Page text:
Grade 3-6 Week 5: The “Nines” Patterns: 9x Multiplication Facts
9 times tables are not as difficult as they may first appear, because of the patterns embedded in the number facts. The video includes the following strategies for use with your students:
Teach students to think of ten times, then subtract one set. For example, for “7 x 9″, think about “7 x 10″, then subtract 7.
The multiples of 9 up to 90 exhibit two patterns: the tens go up by ones from 0 to 9, and the ones go down by ones from 9 to 0
The sum of the digits of multiples of 9 up to 90 equals 9.
Thinking of multiples of 9 can be done in two steps: subtract one, that is the number of tens; then find the number which with the tens equals 9, that is the number of ones. For example, “4×9″: the tens will be one less than 4, or 3. The number of ones is the number which added to 3 equals 9, or 6. So 4 x 9 = 36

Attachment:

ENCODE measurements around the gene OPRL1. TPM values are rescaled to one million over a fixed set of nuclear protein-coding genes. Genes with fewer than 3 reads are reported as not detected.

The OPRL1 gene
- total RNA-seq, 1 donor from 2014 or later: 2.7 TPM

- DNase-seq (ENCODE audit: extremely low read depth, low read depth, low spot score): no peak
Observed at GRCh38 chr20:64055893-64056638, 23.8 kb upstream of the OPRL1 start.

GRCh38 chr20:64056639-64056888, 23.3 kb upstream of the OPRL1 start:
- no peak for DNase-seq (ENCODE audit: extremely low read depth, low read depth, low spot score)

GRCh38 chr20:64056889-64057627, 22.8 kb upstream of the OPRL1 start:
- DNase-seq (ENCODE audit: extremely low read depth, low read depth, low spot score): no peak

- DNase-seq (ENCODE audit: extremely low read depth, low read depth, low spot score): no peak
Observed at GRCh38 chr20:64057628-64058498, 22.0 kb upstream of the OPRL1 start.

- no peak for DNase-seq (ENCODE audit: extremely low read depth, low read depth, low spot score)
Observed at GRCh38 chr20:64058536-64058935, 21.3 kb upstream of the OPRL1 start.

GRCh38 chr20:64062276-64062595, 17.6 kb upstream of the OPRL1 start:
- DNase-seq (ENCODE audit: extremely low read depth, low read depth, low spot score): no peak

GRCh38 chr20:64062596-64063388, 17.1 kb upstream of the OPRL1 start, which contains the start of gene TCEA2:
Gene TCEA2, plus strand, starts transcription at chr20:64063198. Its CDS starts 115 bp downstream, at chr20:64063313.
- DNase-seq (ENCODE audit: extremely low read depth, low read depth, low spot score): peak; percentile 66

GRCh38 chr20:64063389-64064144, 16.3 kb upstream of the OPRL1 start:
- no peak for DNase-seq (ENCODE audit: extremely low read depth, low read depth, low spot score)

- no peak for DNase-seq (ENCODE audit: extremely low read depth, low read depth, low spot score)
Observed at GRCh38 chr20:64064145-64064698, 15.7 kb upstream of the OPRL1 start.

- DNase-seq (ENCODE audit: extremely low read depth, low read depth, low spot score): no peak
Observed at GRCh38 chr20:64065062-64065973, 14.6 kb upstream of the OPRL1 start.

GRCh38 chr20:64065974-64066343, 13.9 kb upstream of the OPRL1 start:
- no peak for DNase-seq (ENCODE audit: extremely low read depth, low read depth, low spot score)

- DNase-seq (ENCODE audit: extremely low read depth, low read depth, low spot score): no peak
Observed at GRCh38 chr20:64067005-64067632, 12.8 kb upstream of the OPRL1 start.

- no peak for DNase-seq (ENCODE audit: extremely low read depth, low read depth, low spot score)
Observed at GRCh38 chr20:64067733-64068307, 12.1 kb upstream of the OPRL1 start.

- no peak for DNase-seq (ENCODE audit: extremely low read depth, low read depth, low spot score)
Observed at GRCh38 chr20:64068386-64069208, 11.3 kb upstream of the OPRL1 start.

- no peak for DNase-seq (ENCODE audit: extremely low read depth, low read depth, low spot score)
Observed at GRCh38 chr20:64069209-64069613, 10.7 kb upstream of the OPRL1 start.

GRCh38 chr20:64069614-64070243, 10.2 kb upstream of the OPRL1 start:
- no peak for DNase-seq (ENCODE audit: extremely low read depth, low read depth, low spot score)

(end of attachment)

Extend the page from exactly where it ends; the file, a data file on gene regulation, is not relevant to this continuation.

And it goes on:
Finally, there is a finger trick that works up to 9 x 10: Hold up both hands, with palms facing away from you. Imagine the fingers numbered from 1 to 10 from left to right. Whatever number is multiplied by 9, put that finger “down”, or bend it away from you. Now the number of fingers on the left of that finger is the number of tens, and the number to the right is the number of ones.